UK Wildlife Ranger

UK Wildlife Ranger

A collection of my thoughts and experiences.


2-Minute Read

Ernie and I share a little bit of history (I rescued him many years ago after he was savaged by someone’s pet dog and managed to get him all fixed up….except that he was left with a fairly debilitating limp and it’s the damage caused to his leg in the dog incident which has now developed the arthritis.

The picture shows Ernie moments after collapsing in the middle of a fairly busy little road and while his long-time mate, Erica, had the good sense to continue leading her entourage safely across the tarmac, poor old Eric seemed unable to regain his feet. By this time, one or two drivers had edged their vehicles alarmingly close to the prostrate Swan in order to squeeze by and then driven on, so I decided to lend Eric a hand.

Wary of both Erica’s and Ernie’s possible negative reaction, I instructed Tess to “sit off” and approached Ernie very slowly. Thankfully, I’m well known to both Swans and neither reacted as I bent down to lift Ernie gently up in my arms to get a better look at his leg. This is one advantage of getting to know Swans quite well over a long period of time, visiting them often and doling out the occasional handful of Duck’n’Swan food every now and then. They soon recognise you as a positive in their lives and eventually learn to trust you. Plus, I also believe that Ernie remembers me as the human who helped him all those years ago.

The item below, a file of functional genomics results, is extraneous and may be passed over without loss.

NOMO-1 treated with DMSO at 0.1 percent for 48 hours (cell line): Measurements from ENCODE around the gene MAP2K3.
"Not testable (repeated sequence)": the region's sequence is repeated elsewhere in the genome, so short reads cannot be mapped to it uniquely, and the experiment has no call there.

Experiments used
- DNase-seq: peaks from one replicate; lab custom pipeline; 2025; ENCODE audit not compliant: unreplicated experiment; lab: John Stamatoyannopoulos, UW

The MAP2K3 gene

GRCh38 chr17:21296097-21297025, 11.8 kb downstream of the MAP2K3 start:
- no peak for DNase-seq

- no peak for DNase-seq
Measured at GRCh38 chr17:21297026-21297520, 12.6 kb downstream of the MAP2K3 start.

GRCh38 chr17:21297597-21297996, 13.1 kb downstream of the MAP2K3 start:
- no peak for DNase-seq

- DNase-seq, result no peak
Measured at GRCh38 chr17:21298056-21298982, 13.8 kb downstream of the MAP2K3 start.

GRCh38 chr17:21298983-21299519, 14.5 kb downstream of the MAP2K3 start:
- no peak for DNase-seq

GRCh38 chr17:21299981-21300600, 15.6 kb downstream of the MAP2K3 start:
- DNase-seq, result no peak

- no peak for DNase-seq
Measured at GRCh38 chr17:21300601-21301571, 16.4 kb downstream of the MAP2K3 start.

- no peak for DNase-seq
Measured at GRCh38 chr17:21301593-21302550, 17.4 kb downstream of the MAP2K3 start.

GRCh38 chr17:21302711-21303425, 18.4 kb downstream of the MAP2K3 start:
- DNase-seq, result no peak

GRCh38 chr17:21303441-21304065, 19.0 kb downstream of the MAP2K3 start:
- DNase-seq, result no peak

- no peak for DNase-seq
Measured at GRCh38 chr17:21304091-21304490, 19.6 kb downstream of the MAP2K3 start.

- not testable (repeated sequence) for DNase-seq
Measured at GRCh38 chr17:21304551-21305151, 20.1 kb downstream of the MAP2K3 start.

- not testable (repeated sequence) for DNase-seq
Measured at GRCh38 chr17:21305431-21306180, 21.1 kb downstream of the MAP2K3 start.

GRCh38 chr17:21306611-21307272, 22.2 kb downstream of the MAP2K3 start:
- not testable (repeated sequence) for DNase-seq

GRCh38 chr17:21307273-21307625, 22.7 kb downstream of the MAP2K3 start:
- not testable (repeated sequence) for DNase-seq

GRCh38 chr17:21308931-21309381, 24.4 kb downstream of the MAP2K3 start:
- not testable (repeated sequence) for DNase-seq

Anyway, Ernie’s leg was fairly swollen, partly because of the arthritis, but also because his ID leg ring had become far too tight because of the arthritic swelling and was beginning to cut into the flesh. Fortunately, I always carry a small pair of wire-cutters on me for cutting up snares and the like set by poacher’s and gamekeepers and was able to snip the offending metal band away from the leg. I sensed the instant relief that Ernie must have felt as the pressure was released, but also decided to add a spot of antiseptic gel (I also carry a small first aid kit) to the wound before carrying the ‘patient’ back to his family.

Sadly, I wouldn’t be surprised if the coming summer might well be Ernie’s last. I think another long winter might prove too much for him, but, then again, Ernie’s a tough old bird and he just might be with us for a good while yet.

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